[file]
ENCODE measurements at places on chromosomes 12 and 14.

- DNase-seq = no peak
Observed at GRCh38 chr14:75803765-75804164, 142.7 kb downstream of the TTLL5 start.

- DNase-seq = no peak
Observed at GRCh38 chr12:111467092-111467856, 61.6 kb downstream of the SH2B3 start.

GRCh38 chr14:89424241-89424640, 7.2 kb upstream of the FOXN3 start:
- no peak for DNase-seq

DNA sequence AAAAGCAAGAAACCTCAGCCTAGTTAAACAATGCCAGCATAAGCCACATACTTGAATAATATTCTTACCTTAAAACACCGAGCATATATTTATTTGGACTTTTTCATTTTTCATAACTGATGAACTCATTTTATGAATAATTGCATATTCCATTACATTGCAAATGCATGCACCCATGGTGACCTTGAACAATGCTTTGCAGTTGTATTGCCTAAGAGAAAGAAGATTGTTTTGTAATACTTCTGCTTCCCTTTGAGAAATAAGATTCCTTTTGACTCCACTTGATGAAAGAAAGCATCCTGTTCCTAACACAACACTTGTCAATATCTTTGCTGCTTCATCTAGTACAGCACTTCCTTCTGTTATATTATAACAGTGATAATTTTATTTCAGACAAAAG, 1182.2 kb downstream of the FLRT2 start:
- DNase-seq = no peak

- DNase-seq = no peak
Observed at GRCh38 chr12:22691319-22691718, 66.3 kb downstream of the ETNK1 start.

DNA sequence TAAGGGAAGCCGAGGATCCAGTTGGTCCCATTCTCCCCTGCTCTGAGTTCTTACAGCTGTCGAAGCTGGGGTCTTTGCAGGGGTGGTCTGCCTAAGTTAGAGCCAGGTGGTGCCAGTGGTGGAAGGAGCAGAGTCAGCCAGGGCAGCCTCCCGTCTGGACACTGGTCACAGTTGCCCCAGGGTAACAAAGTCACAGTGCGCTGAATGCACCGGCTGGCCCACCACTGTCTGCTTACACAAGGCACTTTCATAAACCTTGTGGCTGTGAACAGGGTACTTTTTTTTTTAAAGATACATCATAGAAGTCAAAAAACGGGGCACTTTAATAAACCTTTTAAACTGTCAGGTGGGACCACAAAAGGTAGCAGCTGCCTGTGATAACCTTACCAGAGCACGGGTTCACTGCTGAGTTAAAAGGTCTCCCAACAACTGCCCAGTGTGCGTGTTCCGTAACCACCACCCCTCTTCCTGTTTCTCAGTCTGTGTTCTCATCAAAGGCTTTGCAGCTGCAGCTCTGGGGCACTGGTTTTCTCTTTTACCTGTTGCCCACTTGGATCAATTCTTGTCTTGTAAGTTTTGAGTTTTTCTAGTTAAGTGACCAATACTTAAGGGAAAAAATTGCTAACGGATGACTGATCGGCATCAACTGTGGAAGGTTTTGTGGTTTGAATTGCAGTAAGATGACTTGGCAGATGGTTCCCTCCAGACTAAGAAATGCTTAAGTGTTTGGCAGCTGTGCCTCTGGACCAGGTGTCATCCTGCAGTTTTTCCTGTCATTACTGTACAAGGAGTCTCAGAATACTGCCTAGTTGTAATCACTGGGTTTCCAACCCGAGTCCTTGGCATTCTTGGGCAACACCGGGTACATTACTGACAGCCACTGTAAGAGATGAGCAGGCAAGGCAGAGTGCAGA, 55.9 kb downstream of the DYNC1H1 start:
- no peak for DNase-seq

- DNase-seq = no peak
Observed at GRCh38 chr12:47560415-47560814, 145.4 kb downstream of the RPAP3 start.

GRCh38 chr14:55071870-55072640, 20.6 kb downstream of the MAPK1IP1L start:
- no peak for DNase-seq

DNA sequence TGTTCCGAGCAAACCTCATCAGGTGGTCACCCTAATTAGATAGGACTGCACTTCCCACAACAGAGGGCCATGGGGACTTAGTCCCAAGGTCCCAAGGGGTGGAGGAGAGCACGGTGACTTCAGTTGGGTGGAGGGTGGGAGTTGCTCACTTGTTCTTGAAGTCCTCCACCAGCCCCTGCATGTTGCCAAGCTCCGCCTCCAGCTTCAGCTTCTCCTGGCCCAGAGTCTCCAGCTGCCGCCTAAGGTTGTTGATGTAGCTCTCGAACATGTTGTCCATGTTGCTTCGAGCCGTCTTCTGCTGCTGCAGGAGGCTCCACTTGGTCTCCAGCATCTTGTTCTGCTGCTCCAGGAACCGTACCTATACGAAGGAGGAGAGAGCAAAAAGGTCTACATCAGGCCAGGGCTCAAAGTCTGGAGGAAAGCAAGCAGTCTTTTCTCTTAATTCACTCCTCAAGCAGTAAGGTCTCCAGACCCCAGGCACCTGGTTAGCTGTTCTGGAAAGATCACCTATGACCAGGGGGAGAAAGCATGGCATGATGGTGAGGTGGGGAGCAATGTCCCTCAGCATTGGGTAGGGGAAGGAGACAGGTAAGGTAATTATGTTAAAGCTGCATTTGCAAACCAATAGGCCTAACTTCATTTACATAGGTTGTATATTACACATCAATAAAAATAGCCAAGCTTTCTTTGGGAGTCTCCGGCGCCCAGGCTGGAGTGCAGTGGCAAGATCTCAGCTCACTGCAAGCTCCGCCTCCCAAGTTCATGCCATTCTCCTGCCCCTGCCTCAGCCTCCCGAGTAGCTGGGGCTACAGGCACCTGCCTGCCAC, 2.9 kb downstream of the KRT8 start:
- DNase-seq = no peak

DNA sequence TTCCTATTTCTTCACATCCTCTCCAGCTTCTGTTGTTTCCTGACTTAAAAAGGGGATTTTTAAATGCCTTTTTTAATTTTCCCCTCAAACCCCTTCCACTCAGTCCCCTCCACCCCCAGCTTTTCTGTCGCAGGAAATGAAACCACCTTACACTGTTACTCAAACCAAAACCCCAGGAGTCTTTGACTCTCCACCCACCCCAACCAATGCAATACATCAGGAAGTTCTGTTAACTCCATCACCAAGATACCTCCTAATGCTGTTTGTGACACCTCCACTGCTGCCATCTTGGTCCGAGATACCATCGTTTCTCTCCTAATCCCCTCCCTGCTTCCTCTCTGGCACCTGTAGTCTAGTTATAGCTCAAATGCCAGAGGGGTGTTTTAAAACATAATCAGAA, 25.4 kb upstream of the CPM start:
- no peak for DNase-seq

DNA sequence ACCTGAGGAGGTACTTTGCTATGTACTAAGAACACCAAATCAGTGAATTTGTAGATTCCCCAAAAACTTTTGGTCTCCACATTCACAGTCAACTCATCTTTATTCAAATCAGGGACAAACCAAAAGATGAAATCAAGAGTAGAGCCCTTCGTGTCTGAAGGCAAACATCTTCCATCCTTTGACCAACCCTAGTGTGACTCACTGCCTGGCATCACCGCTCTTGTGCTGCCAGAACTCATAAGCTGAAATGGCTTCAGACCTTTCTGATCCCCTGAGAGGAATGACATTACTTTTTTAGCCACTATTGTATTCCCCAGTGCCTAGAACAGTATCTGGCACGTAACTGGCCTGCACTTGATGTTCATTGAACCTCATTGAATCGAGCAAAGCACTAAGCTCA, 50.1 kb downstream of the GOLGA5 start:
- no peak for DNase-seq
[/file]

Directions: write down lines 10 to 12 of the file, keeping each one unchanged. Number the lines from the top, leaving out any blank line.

- DNase-seq = no peak
Observed at GRCh38 chr12:22691319-22691718, 66.3 kb downstream of the ETNK1 start.

DNA sequence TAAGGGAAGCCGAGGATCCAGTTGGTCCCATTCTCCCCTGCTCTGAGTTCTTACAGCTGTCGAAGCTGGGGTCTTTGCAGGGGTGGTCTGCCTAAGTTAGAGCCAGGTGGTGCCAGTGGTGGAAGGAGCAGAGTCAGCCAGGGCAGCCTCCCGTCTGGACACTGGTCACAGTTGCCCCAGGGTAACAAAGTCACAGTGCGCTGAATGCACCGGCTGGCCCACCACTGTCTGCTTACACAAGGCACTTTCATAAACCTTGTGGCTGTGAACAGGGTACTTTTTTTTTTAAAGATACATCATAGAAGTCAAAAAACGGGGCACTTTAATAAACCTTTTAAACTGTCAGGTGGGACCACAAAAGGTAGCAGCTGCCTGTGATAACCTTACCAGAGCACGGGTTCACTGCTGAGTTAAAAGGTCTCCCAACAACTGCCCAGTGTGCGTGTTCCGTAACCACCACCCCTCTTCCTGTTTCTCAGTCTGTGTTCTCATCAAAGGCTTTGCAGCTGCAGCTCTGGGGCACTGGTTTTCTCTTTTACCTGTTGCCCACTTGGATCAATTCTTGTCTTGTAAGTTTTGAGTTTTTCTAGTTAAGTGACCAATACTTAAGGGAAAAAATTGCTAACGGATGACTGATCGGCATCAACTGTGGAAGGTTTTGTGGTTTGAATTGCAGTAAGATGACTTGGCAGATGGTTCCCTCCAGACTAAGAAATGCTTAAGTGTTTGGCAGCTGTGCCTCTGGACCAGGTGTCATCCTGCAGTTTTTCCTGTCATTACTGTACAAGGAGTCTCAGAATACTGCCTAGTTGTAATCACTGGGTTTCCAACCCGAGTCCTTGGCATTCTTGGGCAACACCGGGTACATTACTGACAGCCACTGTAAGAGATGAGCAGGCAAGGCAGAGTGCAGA, 55.9 kb downstream of the DYNC1H1 start: